These days, Ramon Sessions finds himself a long way from the bright lights and star-filled locker room of the Los Angeles Lakers. He's traded a starting job on the NBA's glamour roster for one on the NBA's worst team – and somehow that's just fine with him.
Sessions could have returned to the Lakers this season, but instead opted out of the $4.5 million final year of his contract to test the free-agent market. A concern of the Lakers trading him, a desire for more contract security and a chance to play near home have made Sessions comfortable with his decision to sign a two-year, $10 million deal with the Bobcats.
"It wasn't hard," Sessions told Yahoo! Sports. "Myself being around the league for six years or so, five different teams, it is what it is. I'm not worried about [what people think]. As long as the name is still on the back of the jersey, that's what I'm worrying about."
Sessions spent his first 4½ seasons shuttling from the Milwaukee Bucks, Minnesota Timberwolves and the Cleveland Cavaliers, as well as the D-League. The Cavaliers traded him to the Lakers at the trade deadline last season – just as the Lakers were sending veteran point guard Derek Fisher to the Houston Rockets.
At the time, Sessions called his trade to the Lakers "a dream come true," and he didn't seem fazed by the pressure that came with it.
"I don't think it's pressure," Sessions said shortly after the trade. "If it is, I really enjoy it and thrive for that stuff. I'm a competitor. Right now, I'm at the highest stage you can play in, in the NBA being on a championship-caliber team and being the star point guard for it. It's definitely a challenge I look forward to."
Sessions, however, had never played in the playoffs before, and he eventually learned just how much of a challenge he was facing. He says a lack of practice time made it impossible to master all of the Lakers' plays by the time the postseason arrived. He averaged 11.7 points and four assists in the seven-game, first-round series against the Denver Nuggets. And in the second round against the Oklahoma City Thunder, he digressed with four points on 2-of-10 shooting from the field and three assists total in losses in the first two games before logging an average of 10 points and 4 assists the last three contests as the Lakers were ousted.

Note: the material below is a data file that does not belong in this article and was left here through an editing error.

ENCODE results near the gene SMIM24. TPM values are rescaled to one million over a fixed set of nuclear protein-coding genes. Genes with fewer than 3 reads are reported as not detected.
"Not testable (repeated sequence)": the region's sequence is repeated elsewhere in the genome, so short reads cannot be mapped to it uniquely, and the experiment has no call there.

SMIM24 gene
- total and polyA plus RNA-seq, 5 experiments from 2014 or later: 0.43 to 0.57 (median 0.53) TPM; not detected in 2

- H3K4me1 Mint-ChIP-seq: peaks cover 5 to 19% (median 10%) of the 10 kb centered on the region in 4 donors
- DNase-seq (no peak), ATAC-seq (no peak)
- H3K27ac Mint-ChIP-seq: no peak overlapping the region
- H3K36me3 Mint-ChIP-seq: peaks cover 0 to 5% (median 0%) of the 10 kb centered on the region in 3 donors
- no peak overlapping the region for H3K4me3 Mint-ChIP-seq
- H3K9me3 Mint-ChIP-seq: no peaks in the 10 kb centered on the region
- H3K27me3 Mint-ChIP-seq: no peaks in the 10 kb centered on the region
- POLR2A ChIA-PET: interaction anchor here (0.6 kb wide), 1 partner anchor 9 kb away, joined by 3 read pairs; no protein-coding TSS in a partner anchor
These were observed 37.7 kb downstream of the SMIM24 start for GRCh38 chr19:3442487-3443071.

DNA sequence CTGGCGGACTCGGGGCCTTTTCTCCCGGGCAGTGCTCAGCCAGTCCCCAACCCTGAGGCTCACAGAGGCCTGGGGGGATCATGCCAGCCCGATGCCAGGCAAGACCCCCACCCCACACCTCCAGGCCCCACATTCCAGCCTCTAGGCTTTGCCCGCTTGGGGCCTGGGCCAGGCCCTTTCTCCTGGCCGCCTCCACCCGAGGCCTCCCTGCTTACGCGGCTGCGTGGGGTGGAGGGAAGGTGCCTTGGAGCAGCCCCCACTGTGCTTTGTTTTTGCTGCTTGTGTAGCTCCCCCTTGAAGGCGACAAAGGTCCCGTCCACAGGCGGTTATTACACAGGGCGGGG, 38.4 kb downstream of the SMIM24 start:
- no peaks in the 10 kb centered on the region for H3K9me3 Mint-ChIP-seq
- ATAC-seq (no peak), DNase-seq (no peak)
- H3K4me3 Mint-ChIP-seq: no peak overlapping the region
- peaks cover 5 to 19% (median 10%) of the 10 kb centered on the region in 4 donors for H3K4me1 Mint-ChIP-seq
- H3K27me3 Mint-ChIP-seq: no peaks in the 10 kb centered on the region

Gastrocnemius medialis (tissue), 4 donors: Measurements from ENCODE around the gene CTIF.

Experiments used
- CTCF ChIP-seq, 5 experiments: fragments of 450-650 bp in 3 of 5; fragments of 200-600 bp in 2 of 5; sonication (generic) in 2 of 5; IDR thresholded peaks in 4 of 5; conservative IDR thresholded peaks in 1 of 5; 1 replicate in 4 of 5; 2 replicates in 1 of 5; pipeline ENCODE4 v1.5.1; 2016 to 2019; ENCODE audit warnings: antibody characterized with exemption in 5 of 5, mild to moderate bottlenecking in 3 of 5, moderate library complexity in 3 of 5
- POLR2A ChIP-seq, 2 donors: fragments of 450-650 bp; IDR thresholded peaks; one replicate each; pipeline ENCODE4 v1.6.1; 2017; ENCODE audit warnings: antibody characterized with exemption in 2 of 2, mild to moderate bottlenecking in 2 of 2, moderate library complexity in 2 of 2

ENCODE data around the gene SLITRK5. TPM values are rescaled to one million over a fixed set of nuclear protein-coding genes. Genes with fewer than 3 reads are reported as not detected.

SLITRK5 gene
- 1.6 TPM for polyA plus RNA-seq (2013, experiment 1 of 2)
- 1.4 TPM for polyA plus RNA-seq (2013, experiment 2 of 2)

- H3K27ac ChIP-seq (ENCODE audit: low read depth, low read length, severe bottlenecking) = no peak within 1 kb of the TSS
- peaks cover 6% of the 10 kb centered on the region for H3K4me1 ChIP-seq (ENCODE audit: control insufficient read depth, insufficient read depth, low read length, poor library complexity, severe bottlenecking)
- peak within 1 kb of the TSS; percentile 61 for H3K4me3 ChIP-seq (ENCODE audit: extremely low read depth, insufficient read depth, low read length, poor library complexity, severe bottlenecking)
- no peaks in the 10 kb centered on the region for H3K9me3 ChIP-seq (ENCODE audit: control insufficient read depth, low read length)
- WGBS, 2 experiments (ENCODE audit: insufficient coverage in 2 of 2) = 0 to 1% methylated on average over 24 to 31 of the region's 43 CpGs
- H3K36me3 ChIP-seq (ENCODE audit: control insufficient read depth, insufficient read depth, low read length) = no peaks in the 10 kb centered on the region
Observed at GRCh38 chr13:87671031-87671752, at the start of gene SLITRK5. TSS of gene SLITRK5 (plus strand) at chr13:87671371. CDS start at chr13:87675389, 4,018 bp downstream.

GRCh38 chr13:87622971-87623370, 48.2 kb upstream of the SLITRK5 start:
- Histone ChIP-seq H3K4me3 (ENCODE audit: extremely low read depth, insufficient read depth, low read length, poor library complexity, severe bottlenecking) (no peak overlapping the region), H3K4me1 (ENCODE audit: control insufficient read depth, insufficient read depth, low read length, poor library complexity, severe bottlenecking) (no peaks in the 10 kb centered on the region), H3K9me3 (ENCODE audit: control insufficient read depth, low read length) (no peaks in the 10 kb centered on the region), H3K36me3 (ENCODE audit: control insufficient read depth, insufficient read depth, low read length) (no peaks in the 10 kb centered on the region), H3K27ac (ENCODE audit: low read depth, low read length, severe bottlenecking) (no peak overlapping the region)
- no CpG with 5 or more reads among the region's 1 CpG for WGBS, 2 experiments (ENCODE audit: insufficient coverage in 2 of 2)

"As a point guard I always like to know what's going on with everybody," Sessions said. "I was out there second-guessing myself like, 'Is he really going to be there?' Or, 'What spot will he be in?' It was different because I really didn't practice much with them."
Said Lakers coach Mike Brown: "It was not only his first playoffs, but he was starting for the Lakers. He was good at times and, at times, he wasn't."
Bryant also was extremely demanding of Sessions, several Lakers sources said. Bryant spoke positively about Sessions after the Lakers acquired the point guard, but sources said that once Sessions began struggling in the playoffs, Bryant lost confidence in him – and wasn't shy about voicing his displeasure.
"It's definitely different playing with a guy like him, a guy that's real competitive," Sessions said of Bryant. "On any night he could score 50 points. It was definitely an experience I will remember and learned a lot from."
Sessions said he had a positive postseason meeting with Lakers officials, but he still wasn't confident he remained in their future plans.
Worried that he could be traded, Sessions opted out of the final year of his contract. Even if he hadn't, Sessions believed the Lakers could have dealt him to get a marquee point guard in free agency like Steve Nash or Deron Williams in a sign-and-trade deal.
"It was one of those situations I looked at like, 'If I do come back what if they trade me?' " Sessions said. "There were talks about getting Deron. They always wanted the bigger-named guy. What if I get traded to a team and it's my contract year? It was one of those things that I can't say if I opted in, [Nash] wouldn't have come. They still might have tried to get him. You just never know."
Sessions said the Bobcats aggressively pursued him from the moment free agency began. Charlotte had the worst winning percentage in NBA history (.106) during the lockout-shortened season. Still, Sessions enthusiastically agreed join the Bobcats, who are close to his hometown of Myrtle Beach, S.C. New Bobcats coach Mike Dunlap said Sessions will be counted on to lead this season. The Lakers have replaced Sessions with a veteran point guard who can live up to Bryant's demands in Nash.
"It's one of those things where I knew what I was getting myself into when I did it," Sessions said. "I signed with Charlotte and the past is the past."
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